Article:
In introducing Gabriella Cowperthwaite, Louie suggested that when deftly handled “film is a weapon of mass construction,” while Gabriella, a first-time filmmaker recounted the surprising and ongoing response that her riveting ‘Blackfish’ on captive whales and corporate malfeasance continues to receive.
In a video message, Prince Khaled bin Sultan explained his belief that, “ocean exploration today gathers critical information for making wise conservation decisions for the future,” while the Living Oceans Foundation director, retired Navy Captain Philip Renaud told the crowd how their research vessel is half way through a 5-year “Global Reef Expedition,” creating new ways to map and study coral systems.
Long time sailor and this year’s ‘Hero of the Seas’ Captain Charles Moore, who discovered the ‘Great Pacific Garbage Patch’ and founded the Algalita Research Foundation noted that, “We live in the age of plastic. The annual consumption of plastic and the weight of the earth’s human population are nearly equal… I hear it expressed that somehow technological advancements will result in ways to clean up the ocean and create non-polluting plastics that will cancel the need for radical changes in our globalized economic and political system that creates megatons of waste. There is no doubt that we need to keep pushing for global change. Heroes, like Capt. Moore will make it happen!”
Perhaps 16-year old sea turtle activist and 2014 Youth winner Casey Sokolovic expressed most clearly what unites all 48 past and present Benchley winners and their dedicated supporters. “I have learned many lifelong lessons in my 8 years of activism — which is half my life…I’ve discovered that to make a difference, you have to become the difference and not just be a small wave of change. You have to be a tidal wave and flood the world with this change.” She was so inspiring!
Bay to Sea Symposium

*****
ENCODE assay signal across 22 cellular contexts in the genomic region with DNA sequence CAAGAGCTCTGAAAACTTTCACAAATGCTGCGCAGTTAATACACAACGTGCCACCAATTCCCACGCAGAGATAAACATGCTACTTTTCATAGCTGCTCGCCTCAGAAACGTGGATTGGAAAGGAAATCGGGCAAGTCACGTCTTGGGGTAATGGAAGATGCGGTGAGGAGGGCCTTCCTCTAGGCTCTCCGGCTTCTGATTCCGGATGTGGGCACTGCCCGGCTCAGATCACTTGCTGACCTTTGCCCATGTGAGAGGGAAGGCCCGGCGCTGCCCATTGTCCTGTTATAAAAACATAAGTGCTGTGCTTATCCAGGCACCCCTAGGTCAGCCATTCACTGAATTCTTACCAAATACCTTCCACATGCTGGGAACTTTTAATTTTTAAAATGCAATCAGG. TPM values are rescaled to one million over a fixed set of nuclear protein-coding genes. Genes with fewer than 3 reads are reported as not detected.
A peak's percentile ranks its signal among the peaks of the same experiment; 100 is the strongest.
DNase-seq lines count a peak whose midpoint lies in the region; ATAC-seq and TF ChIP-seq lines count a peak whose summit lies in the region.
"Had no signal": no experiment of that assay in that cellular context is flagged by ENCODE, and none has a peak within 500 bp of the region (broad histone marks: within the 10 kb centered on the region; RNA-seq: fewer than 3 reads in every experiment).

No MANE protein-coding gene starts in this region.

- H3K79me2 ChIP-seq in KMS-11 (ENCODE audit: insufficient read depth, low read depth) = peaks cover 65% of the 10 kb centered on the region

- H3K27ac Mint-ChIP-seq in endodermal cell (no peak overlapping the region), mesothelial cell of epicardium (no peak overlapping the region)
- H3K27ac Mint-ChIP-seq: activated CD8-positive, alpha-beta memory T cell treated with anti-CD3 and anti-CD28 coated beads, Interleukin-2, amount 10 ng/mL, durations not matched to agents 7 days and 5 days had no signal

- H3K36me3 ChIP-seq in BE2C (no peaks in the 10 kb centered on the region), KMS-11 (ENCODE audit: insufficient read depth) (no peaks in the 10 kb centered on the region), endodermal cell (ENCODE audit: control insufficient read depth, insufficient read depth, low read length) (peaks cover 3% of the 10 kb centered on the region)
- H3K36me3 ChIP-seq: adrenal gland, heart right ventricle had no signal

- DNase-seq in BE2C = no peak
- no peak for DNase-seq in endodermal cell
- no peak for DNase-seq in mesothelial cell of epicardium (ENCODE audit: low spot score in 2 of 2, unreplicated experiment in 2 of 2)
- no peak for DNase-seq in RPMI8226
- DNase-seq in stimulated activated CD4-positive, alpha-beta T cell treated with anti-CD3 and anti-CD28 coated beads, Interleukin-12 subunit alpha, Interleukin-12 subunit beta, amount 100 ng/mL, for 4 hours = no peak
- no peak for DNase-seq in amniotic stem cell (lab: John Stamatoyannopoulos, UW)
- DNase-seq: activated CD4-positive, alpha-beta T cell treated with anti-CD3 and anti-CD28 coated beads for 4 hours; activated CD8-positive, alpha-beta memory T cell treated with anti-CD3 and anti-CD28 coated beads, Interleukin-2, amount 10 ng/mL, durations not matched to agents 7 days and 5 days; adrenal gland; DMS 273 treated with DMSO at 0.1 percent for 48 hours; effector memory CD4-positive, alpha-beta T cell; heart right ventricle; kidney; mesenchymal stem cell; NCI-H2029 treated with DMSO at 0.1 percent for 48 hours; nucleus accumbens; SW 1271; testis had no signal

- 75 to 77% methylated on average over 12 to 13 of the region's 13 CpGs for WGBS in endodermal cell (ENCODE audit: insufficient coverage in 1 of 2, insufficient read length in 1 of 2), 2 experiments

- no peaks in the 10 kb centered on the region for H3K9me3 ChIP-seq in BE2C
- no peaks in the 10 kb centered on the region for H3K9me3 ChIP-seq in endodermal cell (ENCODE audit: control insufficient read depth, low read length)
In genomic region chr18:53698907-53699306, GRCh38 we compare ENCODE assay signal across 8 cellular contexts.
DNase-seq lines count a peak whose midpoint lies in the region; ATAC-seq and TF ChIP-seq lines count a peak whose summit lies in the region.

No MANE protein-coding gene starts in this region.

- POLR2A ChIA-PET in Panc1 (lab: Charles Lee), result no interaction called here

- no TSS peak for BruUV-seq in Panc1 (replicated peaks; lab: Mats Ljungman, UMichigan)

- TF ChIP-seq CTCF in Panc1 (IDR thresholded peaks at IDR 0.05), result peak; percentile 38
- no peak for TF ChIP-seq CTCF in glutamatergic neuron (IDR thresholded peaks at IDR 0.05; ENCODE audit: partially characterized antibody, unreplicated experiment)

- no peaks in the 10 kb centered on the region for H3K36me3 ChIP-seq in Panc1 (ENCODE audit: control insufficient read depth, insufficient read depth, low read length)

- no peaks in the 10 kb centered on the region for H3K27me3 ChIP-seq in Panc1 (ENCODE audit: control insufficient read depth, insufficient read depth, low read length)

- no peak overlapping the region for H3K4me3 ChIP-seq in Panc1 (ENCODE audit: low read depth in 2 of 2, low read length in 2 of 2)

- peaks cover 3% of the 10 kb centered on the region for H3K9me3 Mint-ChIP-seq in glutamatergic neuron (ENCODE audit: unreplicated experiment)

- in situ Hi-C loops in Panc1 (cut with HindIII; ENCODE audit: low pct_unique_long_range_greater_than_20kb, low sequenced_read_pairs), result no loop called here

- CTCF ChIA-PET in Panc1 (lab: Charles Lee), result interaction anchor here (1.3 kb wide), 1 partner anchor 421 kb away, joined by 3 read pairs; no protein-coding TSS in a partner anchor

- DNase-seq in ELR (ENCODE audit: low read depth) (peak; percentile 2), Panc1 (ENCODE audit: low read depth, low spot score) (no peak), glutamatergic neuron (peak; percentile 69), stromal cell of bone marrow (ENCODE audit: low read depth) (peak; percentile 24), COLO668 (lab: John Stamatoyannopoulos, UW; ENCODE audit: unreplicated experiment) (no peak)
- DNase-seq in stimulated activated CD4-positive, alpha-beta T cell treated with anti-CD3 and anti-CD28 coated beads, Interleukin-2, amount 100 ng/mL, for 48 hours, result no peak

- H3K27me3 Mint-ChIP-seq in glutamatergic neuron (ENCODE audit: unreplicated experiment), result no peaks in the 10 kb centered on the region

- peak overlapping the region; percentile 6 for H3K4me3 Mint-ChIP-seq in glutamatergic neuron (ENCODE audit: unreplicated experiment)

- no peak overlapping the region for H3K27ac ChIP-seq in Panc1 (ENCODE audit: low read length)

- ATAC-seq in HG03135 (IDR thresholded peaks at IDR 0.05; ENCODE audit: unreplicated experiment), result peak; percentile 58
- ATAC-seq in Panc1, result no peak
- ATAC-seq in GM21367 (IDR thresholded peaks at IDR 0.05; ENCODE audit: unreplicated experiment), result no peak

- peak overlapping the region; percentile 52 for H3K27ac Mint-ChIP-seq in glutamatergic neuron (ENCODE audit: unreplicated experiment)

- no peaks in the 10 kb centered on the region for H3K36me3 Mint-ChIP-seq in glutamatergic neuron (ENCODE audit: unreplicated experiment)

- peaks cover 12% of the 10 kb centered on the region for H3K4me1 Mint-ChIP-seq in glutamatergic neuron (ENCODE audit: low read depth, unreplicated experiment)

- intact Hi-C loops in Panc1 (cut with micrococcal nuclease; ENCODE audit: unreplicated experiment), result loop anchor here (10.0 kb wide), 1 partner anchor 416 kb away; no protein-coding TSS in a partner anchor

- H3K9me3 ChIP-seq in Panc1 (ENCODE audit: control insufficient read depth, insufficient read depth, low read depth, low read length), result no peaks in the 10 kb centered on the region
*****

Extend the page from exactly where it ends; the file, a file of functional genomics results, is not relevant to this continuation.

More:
David Helvarg and I were honoroed to be among many blue luminaries to speak to a crowd of more than 300 people who gathered at the Aquarium of the Bay's theater. They heard outstanding talks and panels on the Bay and the Wonder and the Challenges of the Ocean from past and present Benchley award winners Jane Lubchenco, Geraldine Knatz, Steve Gaines and Steve Palumbi, as well as the Bay Institute’s Program Director Marc Holmes. David Helvarg moderated a luncheon conversation between National Geographic Explorer in Residence Dr. Sylvia Earle and Scripps Institution of Oceanography Director Dr. Margaret Leinen. They both addressed global issues like overfishing and climate change and the belief that it is not too late to enact solutions that can turn the tide in favor of our living seas. It was great - Sylvia even led a meditation on the sea.
If that wasn’t enough to provide hope, you could leave the aquarium and walk down the pier to see dozens of sea lions noisily hauled out on the docks along the city’s waterfront where one of the world’s great marine wildlife recoveries is in progress. This includes the return of harbor porpoises to the bay for the first time in 60 years and a large number of whales, dolphins, salmon and seabirds that are thriving just beyond the Golden Gate and up and down California’s coast.
If the world’s eighth largest economy (California) can prosper while protecting and restoring its coast and ocean, there’s no reason commonsense solutions can’t be scaled up to a national and global level. That’s what Peter Benchley Ocean Award winners are working towards every day. This year’s more than 20 sponsors included Google, The Campbell Foundation and the Gordon and Betty Moore Foundation.